One common misconception about the anamorphic format concerns the actual number of the aspect ratio itself. Since the anamorphic lenses in virtually all 35 mm anamorphic systems provide a 2:1 squeeze; one would logically conclude that a 1.37:1 full academy gate would lead to a 2.74:1 aspect ratio if used with anamorphic lenses. However, due to a difference in the camera gate aperture and projection mask sizes for anamorphic films, the image dimensions used for anamorphic film vary from flat (spherical) counterparts. To complicate matters, the SMPTE standards for the format have varied over time; to further complicate things, pre-1957 prints took up the optical soundtrack space of the print (instead having magnetic sound on the sides), which made for a 2.55:1 ratio.
The first SMPTE definition for anamorphic projection with an optical sound track down the side (PH22.106-1957), made in December 1957, standardized the aperture to 0.839 in by 0.715 in (1.17:1). The aspect ratio for this aperture, after a 2x unsqueeze, rounds to 2.35:1. A new definition was created in October 1970 (PH22.106-1971) which made the vertical dimension slightly smaller in order to make splices less noticeable (as anamorphic prints use more of the negative frame area than any other modern format) when projected. This new aperture size, 0.838 in by 0.700 in, (1.19:1) makes for an unsqueezed ratio of 2.39:1 (more commonly referred to as 2.40:1). The most recent revision, from August 1993 (SMPTE 195-1993), slightly altered the dimensions so as to standardize a common aperture width (0.825 in) for all formats, anamorphic and flat. At these modern dimensions (0.825 in by 0.690 in—1.19:1), the unsqueezed ratio remains at 2.39:1. [2]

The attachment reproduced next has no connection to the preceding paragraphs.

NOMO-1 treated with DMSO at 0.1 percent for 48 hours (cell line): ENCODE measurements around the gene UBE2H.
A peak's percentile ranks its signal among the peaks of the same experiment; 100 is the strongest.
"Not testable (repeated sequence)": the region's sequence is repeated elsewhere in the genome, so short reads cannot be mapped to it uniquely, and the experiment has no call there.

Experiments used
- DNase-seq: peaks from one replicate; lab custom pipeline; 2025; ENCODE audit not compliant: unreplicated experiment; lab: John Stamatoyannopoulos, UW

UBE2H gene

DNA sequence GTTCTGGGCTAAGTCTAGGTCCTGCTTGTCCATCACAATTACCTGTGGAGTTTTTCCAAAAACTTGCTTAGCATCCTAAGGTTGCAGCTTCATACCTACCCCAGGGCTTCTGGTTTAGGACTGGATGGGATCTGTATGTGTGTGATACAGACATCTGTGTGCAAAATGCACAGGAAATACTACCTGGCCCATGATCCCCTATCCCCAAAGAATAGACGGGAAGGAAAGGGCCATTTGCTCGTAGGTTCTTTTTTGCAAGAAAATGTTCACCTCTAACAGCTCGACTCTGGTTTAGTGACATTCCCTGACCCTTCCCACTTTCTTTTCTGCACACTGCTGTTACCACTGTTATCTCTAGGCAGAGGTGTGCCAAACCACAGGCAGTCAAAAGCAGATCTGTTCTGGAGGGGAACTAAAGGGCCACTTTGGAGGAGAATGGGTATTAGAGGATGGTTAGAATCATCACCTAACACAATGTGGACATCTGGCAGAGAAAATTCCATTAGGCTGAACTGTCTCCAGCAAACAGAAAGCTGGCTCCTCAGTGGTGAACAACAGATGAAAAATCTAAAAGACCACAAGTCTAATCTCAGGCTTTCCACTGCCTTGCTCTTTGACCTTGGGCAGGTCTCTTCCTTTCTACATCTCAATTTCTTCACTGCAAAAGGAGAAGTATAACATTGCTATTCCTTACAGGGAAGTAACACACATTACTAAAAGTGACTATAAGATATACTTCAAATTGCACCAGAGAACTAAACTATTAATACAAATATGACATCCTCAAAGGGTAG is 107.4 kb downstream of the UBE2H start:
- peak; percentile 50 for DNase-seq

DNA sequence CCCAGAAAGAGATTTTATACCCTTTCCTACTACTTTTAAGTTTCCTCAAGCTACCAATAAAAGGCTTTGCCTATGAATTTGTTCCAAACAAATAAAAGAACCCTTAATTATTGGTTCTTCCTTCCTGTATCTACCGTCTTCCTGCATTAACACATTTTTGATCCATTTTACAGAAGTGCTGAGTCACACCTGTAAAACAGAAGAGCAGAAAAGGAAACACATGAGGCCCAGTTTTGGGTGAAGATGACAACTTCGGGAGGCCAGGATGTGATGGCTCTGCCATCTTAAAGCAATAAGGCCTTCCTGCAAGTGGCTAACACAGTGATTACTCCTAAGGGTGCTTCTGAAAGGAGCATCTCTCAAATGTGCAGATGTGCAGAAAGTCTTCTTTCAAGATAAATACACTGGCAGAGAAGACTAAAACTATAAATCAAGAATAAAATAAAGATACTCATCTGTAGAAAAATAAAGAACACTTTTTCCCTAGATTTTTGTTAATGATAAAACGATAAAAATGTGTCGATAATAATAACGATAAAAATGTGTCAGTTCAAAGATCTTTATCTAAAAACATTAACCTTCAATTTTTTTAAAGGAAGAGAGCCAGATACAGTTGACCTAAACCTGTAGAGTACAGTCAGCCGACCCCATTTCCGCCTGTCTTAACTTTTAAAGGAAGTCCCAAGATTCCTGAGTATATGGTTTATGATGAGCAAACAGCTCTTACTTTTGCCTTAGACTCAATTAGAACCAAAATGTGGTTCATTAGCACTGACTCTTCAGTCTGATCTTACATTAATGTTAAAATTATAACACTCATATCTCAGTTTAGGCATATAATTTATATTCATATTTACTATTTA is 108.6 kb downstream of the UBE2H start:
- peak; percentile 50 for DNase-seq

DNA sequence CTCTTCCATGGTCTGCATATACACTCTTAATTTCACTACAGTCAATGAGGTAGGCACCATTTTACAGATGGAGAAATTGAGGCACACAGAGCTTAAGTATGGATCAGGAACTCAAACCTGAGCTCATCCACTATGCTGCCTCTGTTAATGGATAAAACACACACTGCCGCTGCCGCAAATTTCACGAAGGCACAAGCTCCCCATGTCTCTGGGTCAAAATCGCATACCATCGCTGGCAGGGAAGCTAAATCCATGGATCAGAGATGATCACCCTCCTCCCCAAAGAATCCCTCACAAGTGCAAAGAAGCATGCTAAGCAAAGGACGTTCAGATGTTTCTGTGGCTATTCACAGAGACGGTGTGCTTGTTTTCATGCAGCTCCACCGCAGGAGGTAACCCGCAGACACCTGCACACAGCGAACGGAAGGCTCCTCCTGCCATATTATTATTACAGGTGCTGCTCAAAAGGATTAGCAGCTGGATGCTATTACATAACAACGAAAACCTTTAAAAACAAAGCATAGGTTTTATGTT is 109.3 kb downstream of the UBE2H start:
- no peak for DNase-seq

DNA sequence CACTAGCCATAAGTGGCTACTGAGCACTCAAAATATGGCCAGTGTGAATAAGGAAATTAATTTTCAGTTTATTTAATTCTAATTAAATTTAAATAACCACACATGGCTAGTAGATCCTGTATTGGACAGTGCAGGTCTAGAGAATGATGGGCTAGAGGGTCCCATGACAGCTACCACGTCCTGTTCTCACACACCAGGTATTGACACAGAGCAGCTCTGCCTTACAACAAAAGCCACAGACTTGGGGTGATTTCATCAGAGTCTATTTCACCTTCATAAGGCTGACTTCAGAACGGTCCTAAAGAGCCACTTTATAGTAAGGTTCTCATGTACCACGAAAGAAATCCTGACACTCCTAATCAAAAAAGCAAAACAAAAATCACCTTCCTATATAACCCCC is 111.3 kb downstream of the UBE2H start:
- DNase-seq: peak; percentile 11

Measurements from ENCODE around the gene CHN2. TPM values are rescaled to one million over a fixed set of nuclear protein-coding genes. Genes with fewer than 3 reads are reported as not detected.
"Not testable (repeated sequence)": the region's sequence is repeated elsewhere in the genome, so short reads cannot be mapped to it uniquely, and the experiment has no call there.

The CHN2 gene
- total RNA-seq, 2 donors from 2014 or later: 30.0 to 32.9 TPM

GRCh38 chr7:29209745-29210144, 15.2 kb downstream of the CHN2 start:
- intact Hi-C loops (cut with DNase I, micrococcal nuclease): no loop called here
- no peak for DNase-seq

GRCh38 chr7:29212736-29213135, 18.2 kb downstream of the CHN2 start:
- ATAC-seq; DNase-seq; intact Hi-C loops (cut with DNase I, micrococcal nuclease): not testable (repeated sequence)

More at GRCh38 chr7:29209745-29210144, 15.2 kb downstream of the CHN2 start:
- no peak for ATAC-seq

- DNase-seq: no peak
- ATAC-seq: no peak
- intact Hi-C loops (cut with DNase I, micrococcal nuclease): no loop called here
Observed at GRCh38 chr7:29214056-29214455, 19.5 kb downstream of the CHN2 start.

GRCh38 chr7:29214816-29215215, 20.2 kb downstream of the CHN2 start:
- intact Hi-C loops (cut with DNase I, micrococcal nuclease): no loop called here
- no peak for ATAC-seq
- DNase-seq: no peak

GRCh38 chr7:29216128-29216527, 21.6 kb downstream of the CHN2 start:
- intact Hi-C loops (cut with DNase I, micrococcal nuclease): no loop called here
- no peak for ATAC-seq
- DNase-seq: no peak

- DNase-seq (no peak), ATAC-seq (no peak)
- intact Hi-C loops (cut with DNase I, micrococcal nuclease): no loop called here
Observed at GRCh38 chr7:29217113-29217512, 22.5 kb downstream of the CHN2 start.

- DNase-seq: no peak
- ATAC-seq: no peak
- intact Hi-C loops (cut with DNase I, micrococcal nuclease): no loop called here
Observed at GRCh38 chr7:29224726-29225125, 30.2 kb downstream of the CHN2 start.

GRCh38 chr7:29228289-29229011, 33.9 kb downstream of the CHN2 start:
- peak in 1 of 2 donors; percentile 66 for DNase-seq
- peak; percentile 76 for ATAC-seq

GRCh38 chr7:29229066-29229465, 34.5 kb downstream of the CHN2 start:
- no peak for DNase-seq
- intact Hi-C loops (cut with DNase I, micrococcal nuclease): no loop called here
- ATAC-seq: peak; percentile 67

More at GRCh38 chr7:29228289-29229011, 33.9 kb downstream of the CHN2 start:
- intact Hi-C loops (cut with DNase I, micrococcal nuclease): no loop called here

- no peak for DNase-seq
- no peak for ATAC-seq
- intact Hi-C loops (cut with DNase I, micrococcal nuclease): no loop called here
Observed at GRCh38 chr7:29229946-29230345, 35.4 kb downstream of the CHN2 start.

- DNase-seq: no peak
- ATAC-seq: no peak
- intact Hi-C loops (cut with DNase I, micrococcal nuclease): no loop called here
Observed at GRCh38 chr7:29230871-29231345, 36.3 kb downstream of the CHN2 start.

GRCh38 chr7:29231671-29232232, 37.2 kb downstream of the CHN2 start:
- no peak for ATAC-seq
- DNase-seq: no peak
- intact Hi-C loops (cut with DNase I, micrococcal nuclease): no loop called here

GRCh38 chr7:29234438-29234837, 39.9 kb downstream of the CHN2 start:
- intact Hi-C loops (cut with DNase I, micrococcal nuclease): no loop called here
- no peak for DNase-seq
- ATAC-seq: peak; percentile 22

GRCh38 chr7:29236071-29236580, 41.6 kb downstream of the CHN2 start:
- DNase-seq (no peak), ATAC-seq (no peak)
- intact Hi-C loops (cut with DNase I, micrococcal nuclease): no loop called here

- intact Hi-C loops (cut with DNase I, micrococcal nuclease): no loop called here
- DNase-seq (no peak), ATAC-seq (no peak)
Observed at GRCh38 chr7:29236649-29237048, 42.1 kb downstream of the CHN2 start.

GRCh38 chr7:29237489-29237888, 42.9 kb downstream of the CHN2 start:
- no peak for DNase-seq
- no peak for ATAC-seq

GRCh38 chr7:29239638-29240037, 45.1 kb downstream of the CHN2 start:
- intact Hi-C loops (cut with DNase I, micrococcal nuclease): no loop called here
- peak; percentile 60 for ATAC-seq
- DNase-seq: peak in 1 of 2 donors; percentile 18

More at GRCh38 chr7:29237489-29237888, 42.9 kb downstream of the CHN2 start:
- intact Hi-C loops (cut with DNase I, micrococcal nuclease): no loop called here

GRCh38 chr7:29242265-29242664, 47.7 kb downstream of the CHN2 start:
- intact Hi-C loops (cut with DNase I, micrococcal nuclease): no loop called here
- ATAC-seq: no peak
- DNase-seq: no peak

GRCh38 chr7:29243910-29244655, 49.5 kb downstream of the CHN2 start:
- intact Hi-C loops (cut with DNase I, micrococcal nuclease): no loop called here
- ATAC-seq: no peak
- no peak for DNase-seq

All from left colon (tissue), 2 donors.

Anamorphic prints are still often called Scope or 2.35 by projectionists, cinematographers, and others working in the field, if only by force of habit. 2.39 is in fact what they generally are referring to (unless discussing films using the process between 1958 and 1970), which is itself usually rounded up to 2.40. With the exception of certain specialist and archivist areas, generally 2.35, 2.39, and 2.40 mean the same to most professionals, whether they themselves are even aware of the changes or not.